SailNet Community

SailNet Community (https://www.sailnet.com/forums/)
-   General Discussion (sailing related) (https://www.sailnet.com/forums/general-discussion-sailing-related/)
-   -   Cleaning control lines (https://www.sailnet.com/forums/general-discussion-sailing-related/326934-cleaning-control-lines.html)

Minnewaska 11-19-2018 07:11 AM

Cleaning control lines
 
I have to admit, I've not done this much over the years. Last I recall, I just soaked them in a tub of some concoction and was underwhelmed.

Most of my lines stay aboard, but are covered in the winter, so they stay pretty clean. One set control the adjustable genoa cars and get pretty funky, even in season. The spot they lay inside the track is a collection point for dirt, especially pollen in the Spring.

These lines had gotten stiff, moldy, even black along some stretches. I removed them to buy new this winter. For giggles, I thought I would toss them in the washing machine. It's a front loader, as I'm sure a top loading agitator would wrap them into a knot.

I daisy chained the line and tossed them in one at a time. I used regular Tide detergent and maybe a tablespoon of bleach (influence by the mold). I figured I had nothing to lose, as a few hundred dollars of new lines and splices were sitting in my online cart.

I was amazed how well they came out. Zero dirt or mold. Consistently flexible along the entire length. They look as near new as conceivable, although, I suspect they've broken down somewhat. The outer covering shows a slight amount of fuzz, so they aren't new, for sure. But they don't show any notable chafe. I'm reinstalling and saved myself quite a few bucks.

My only regret is that I cut one splice off, assuming they were being replaced and now I have to redo it. Even though they are a decade old, I believe they are soft enough again to take a new splice.

Arcb 11-19-2018 07:21 AM

Re: Cleaning control lines
 
Interesting experiment. Were these all nylon lines?

Minnewaska 11-19-2018 07:25 AM

Re: Cleaning control lines
 
Quote:

Originally Posted by Arcb (Post 2051564624)
Interesting experiment. Were these all nylon lines?

Good question. Yes, these two were double braid nylon core. Might have been old Sta-Set.

Forgot to mention, I was also prepared to retrieve a rats nest of knotted line, which I would have tossed. These lines were 70ft long, each. While some of the daisy chain links got longer or shorter, it came back apart pretty simply.

Arcb 11-19-2018 07:31 AM

Re: Cleaning control lines
 
I haven't tried it, but I have heard you can put lines/ropes inside an old pillow case or similar. Depending on the size of the lines I guess.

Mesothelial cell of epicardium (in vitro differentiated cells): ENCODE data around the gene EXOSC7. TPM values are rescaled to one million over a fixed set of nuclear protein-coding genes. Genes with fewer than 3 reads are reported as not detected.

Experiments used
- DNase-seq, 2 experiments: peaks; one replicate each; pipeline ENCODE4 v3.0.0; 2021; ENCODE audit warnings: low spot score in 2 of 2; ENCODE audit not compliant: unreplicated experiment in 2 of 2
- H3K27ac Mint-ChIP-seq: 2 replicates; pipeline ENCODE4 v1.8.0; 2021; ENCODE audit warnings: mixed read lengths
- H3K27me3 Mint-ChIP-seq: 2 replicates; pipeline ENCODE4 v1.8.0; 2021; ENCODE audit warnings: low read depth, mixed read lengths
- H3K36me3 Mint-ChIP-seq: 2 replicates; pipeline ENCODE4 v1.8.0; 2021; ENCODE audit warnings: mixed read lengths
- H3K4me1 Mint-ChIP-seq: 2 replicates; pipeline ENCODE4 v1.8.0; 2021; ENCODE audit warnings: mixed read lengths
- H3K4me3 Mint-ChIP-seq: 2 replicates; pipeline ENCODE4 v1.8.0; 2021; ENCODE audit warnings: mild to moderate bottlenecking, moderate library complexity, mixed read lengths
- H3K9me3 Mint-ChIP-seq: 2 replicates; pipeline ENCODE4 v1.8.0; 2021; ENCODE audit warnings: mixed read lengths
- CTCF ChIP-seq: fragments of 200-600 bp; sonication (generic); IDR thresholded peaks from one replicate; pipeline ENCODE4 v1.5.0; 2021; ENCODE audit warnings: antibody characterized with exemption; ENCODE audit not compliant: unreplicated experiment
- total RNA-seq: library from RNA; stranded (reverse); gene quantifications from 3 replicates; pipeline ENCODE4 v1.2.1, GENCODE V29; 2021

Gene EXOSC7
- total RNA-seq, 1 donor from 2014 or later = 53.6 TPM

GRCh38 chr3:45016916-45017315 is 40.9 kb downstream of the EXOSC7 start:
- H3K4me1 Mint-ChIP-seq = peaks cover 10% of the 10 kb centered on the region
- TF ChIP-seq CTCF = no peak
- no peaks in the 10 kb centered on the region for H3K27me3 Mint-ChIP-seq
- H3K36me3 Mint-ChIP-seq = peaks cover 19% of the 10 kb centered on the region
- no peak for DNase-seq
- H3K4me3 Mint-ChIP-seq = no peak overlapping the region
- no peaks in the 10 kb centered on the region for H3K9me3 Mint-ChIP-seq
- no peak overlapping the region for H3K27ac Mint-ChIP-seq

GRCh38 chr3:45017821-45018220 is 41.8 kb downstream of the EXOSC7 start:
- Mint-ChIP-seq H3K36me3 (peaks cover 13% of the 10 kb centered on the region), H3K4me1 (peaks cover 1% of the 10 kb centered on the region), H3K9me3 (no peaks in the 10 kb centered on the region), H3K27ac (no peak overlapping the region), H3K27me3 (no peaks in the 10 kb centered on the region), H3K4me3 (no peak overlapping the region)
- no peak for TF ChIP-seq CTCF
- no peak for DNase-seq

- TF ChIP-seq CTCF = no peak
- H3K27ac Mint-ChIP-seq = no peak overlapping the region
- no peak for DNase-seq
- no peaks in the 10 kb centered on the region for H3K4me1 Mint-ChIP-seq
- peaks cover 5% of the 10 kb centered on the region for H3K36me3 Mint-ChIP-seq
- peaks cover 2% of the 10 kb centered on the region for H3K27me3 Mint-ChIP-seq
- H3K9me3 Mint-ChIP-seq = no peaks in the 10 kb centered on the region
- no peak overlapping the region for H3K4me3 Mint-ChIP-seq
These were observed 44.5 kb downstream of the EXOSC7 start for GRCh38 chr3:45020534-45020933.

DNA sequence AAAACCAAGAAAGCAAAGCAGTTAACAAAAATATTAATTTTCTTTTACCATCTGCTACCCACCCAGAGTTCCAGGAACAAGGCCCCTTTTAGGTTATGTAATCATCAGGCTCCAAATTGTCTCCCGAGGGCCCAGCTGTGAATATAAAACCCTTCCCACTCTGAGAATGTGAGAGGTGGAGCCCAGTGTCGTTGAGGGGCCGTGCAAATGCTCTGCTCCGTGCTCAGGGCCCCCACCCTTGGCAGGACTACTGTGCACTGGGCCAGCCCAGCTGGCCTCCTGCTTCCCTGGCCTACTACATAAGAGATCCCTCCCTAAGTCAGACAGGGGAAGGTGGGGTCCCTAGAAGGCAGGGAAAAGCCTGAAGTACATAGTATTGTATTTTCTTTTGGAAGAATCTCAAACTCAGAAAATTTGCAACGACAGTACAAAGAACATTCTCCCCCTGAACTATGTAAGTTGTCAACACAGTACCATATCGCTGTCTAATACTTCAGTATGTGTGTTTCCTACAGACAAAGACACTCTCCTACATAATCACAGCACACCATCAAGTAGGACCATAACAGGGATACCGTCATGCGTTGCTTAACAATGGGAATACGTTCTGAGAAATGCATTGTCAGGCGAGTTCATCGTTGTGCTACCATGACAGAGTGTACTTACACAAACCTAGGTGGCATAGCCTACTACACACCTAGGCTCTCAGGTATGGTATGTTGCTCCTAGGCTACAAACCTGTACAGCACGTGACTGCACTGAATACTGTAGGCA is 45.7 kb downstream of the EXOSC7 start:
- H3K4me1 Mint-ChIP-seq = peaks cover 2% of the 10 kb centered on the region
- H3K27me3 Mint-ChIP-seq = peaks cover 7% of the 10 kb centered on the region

RegisteredUser 11-19-2018 07:35 AM

Re: Cleaning control lines
 
I wouldve thought double polyester rather than nylon

RegisteredUser 11-19-2018 07:38 AM

Re: Cleaning control lines
 
Walmart, BB&Beyond, etc have mesh laundry bags.
Greatly reduces rinse time vs pillow case

SanderO 11-19-2018 07:59 AM

Re: Cleaning control lines
 
Most control lines have working stresses way way below the loading they see.

MarkofSeaLife 11-19-2018 08:36 AM

Re: Cleaning control lines
 
Great method.
I can't see why it would reduce the strength of the lines.
Bleach doesn't affect them so u can use more.

eherlihy 11-19-2018 09:12 AM

Somewhere in my past I remember reading that you can clean lines in a household dishwasher. Knots and fraying are not an issue, and dishwashing detergent, supposedly, will not harm the line. I have not tried this, however.

pdqaltair 11-19-2018 10:13 AM

Re: Cleaning control lines
 
Quote:

Originally Posted by MarkofSeaLife (Post 2051564660)
Great method.
I can't see why it would reduce the strength of the lines.
Bleach doesn't affect them so u can use more.

I ran a test program with New England ropes. Bleach DOES weaken them about 3-5% with each use, depending on concentration. The act of washing also typically weakens the rope, depending on age. Overall, the ropes were probably weakened 10-15% by washing, possibly more, depending on age. The effect on newer ropes is less, but still often 5-8%% if bleach is used, depending on the details.

Not sayin' they didn't need washing, just sayin' their is an effect.

Sails are NOT cleaned with chlorine bleach for this reason, and they too are polyester. Percarbonate is used instead. Dishwashing powders use percarbonate. So does Oxiclean.
----
The least damamging method is a LONG presoak, short cycle in a pillow case, and NO bleach. What are we, women? Clean enough is better than weakened.


All times are GMT -4. The time now is 01:42 PM.

Powered by vBulletin® Version 3.8.8
Copyright ©2000 - 2020, vBulletin Solutions, Inc.
vBulletin Security provided by vBSecurity v2.2.2 (Pro) - vBulletin Mods & Addons Copyright © 2020 DragonByte Technologies Ltd.
User Alert System provided by Advanced User Tagging v3.1.0 (Pro) - vBulletin Mods & Addons Copyright © 2020 DragonByte Technologies Ltd.
(c) Marine.com LLC 2000-2012

 
For the best viewing experience please update your browser to Google Chrome